when the music saves us
On Jeff Beck and Macaroni & Cheese
I once read somewhere that given the rarity of its diagnosis, the synesthetic memory is common among memoirists and artists. Last night, teaching my masterclass, I talked about memory, trauma, and the conflation of sound and color, texture and smell, flavor and name. When I smell Aqua-Net, I automatically hear the voice of New York City Mayor (1974-1977) Abe Beame. When I taste an orange, my fingers feel the worn velvet of a stuffed Flipper-the-Dolphin, given to me in 1970 by my father’s best friend and my mother’s paramour on a trip to Fort Lauderdale, which marked the start of my own relationship with this man, a local schoolteacher; I was seven. When I order a slice of pizza — not any slice; a single, Queens-style, greasy slice of the sort with the flaccid tip that drips hot orange oil onto your jeans, and is so hot you wind up with that little piece of skin dangling from the roof of your mouth — I don’t smell hot tomato sauce and cheese; I smell burning shoe leather and I hear the sound of the screeching electric polisher coming from the shoemaker across the street from my apartment, who shared a wall with our local pizzeria. And when I hear Jeff Beck’s Blow By Blow — an album he released in 1975 when I was twelve — I feel, under my nails, the faux-stucco walls of the hallway in our apartment building in Forest Hills, and I taste macaroni and cheese, specifically Stouffer’s, in the little aluminum tin.
I found out about Jeff Beck’s death at 78 last night via Patti Smith’s daughter, Jesse, who told a story on Instagram about celebrating her 18th birthday during a 2005 concert her mother was playing, at a festival in London. I’ll let you hop over to her post about it, but suffice it to say: Beck saw Jesse during a complicated night of music and loneliness. I had been teaching for almost three hours, and so I hadn’t heard the news of his death, and when I did, via Jesse, my memory kicked in: Jeff Beck = Blow By Blow = industrial carpet cleaner = Stouffer’s Macaroni and Cheese.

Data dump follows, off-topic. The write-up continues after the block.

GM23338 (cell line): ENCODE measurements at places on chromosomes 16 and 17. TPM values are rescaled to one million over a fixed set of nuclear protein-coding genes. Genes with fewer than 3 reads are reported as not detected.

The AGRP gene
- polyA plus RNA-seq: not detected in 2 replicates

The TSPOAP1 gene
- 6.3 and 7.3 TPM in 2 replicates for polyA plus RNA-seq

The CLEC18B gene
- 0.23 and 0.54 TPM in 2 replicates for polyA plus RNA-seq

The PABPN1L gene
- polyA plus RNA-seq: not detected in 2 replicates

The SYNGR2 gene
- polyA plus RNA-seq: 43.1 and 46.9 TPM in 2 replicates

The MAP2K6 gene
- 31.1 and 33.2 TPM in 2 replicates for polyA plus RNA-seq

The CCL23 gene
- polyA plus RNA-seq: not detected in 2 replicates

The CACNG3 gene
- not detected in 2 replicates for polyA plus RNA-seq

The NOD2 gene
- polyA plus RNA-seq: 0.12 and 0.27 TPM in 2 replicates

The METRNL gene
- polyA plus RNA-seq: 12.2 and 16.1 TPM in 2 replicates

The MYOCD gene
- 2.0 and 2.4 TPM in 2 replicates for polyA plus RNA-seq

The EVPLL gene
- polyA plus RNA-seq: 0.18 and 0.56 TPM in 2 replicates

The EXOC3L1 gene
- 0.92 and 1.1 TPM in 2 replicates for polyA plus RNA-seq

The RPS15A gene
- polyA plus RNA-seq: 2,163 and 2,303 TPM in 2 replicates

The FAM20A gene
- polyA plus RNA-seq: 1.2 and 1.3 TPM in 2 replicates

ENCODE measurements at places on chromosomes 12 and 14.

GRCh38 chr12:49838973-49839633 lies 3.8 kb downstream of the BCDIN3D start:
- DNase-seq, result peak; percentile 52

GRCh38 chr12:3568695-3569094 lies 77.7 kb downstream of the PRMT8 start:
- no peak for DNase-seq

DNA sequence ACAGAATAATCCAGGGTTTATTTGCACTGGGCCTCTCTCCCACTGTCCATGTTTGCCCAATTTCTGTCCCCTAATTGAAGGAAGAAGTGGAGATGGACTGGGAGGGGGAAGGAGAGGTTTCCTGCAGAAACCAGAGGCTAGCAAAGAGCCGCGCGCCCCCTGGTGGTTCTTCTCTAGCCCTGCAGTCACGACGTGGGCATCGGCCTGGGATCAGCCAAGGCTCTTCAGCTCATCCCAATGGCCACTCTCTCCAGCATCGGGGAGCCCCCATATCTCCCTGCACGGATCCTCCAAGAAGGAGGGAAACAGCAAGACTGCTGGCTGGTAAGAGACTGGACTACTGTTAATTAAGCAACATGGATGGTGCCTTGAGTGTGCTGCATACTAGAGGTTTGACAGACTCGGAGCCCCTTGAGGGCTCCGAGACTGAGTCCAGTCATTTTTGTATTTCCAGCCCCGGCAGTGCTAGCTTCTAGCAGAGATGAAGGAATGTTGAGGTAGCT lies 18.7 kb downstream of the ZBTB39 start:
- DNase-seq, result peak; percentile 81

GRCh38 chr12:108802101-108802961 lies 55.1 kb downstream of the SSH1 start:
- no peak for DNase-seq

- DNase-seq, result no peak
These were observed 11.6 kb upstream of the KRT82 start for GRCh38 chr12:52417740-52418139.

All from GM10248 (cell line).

These are the vagaries and weirdnesses of synesthesia.
I knew nothing of Beck growing up; I started playing guitar seriously at age four, but listened primarily to the music my parents thought I should as a burgeoning musician: Andres Segovia, Doc Watson, Joan Baez, Joe Pass, Al DiMeola, The Beatles, Bert Jansch, Paul Simon (whose brother, Ed, became my guitar teacher in 1976). Any other music — The Partridge Family, The Rolling Stones, Rod Stewart, Crosby Stills Nash & Young — came to me by osmosis, wafting out from beneath the doors of our neighbors’ apartments during cocktail hour and dinner parties which, during the 60s and 70s, were beginning to shift in tone. Madmen-style get-togethers were morphing into key parties and partner-swapping, which in turn morphed into drug-addled orgies (there was truth to Rick Moody’s The Ice Storm), which left me very much counting the days until I could get the hell out of Dodge.
Keep reading with a 7-day free trial
Subscribe to Poor Man's Feast to keep reading this post and get 7 days of free access to the full post archives.